I don't know the process most editors of monthly magazines use to write their columns, but I will confess that I normally wait until my copy deadline is imminent, and write about what happens to be on my mind at that time. I know what you're thinking: It usually reads that way. Sorry about that. But this month I'm writing about something that's been on my mind for nearly 30-years, or maybe even my whole life.
Some brands only make use of one or two of the four key elements of marketing today: the idea of engagement, the tools provided by new media, the authenticity of word-of-mouth, and the power of offering people purchasing options that are both savvy and socially responsible.
There's no longer a question of going with old vs. new media, but rather how they can be used together to improve ROI. Investment in digital marketing, search marketing and social media has moved from the "garage band days," if you will, to a significant line item in marketing budgets.
Since the meltdown on Wall Street, the media has maintained a deathwatch. It's not helping, and it's incorrect. You've heard it all before: The economy is a mess. Consumers are beset by falling home prices, debt, tightening credit and rising food prices. The gains realized during the dot-com and housing booms have evaporated. Credit markets remain frozen shut. Consumer spending has plummeted. New home sales, orders for durable goods and foreign trade (both exports and imports) are bottoming out, while claims for unemployment benefits skyrocket.
As I write this, no word better describes the 2009 economic outlook than grim. Retail season projections look very pessimistic, and consumer confidence has dipped lower than any point in recent memory. Some marketers have already slashed their 2009 budgets while worrying about how they will respond should things get even worse.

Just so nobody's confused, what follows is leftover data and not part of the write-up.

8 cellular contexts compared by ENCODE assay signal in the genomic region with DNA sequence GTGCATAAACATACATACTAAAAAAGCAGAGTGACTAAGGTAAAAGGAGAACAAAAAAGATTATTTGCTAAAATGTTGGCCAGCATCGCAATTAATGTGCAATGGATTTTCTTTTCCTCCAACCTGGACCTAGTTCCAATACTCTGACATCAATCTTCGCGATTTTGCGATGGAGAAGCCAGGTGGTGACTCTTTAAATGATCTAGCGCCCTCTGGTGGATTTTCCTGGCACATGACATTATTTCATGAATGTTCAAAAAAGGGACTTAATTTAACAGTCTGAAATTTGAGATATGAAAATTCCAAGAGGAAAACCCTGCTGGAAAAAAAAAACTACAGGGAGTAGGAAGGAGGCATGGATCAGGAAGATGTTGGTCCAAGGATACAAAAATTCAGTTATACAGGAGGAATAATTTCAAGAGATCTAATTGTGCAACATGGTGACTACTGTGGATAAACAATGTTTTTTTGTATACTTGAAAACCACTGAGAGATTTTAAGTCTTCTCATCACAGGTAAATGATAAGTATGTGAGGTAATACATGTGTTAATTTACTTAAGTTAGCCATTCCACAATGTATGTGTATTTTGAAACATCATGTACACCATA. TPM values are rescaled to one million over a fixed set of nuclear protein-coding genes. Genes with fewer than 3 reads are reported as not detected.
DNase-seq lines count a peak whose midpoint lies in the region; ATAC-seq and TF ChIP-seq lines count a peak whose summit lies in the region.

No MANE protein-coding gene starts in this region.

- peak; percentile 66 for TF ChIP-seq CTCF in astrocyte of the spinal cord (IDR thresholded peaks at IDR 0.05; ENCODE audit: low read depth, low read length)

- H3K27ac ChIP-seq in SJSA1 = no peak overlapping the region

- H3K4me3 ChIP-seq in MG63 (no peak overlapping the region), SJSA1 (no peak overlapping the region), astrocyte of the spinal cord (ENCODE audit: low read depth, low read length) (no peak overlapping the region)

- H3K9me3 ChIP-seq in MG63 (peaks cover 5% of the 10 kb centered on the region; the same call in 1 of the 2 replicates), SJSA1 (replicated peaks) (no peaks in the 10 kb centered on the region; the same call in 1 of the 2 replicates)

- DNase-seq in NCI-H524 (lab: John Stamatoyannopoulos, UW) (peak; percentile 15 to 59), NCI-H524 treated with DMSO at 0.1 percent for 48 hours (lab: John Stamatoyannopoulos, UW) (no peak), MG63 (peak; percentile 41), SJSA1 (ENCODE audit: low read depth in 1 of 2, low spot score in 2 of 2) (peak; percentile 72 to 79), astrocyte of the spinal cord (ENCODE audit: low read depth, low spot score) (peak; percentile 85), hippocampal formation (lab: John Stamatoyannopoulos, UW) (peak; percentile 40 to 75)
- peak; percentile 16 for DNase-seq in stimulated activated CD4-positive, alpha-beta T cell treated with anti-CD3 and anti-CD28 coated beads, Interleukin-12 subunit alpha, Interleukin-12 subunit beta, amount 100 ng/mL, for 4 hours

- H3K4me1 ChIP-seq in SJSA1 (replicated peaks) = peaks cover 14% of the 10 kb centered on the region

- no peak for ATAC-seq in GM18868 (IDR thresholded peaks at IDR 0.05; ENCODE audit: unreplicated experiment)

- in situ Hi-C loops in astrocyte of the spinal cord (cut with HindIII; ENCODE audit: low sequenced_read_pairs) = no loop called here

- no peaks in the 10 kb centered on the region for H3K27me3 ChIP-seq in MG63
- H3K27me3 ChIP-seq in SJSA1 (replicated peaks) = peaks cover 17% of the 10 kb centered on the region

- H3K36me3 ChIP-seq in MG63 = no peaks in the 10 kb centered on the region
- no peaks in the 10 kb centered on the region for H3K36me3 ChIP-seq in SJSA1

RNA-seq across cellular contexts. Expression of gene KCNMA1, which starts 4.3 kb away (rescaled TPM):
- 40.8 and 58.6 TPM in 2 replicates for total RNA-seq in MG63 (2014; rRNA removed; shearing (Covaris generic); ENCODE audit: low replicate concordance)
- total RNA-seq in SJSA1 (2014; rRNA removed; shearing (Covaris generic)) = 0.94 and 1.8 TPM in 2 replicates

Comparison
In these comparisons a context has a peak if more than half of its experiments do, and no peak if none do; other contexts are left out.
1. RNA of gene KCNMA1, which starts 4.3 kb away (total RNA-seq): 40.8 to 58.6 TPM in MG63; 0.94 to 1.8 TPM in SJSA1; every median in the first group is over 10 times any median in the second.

Every week, my wife complains about a few unread magazines lying around the house. After enduring her complaints for a while, I am forced to read the magazines or throw them out unread. She regularly suggests I kill my subscriptions because I can always get the news I want on the Internet, anyway (I'm an inveterate online newspaper reader).
The resounding success of President-Elect Barack Obama's grassroots campaign is a powerful example that proves why social media must remain part of your media mix this year. In fact, your use of and spending in social media should continue to grow - just focus on utility and not application doohickeys.
If you thought it was difficult to launch a campaign that successfully accounts for the complexities of attention economics, then just try launching a campaign that grabs the attention of the ADD generation itself.
As a general rule, we like to think of ourselves as individuals who make our own choices and decisions. Sure, we're informed by the factors around us, but, ultimately, we're independent of them. Mavericks, if you will. The reality, of course, is far less simple. Many of our choices are heavily influenced - if not predetermined - by what we have been exposed to throughout our lives by family, friends and others around us. Leaving aside for now that, by definition, we can't all be mavericks, just how maverick can we be?
The pace of change accelerates every day. My parents no longer just sit down to watch TV, they also engage with online media, mobile content, and, yes, even video games. In other words, their media use has become every bit as diverse and changeable as that of Gen Y. Yet our media plans still carry a 1960s-era broadcast bias. The world is changing, even in the retirement community. How do I know? My retired mother called me earlier this week. "I want to get your father a Wii for his birthday this year," she said shyly. "A ...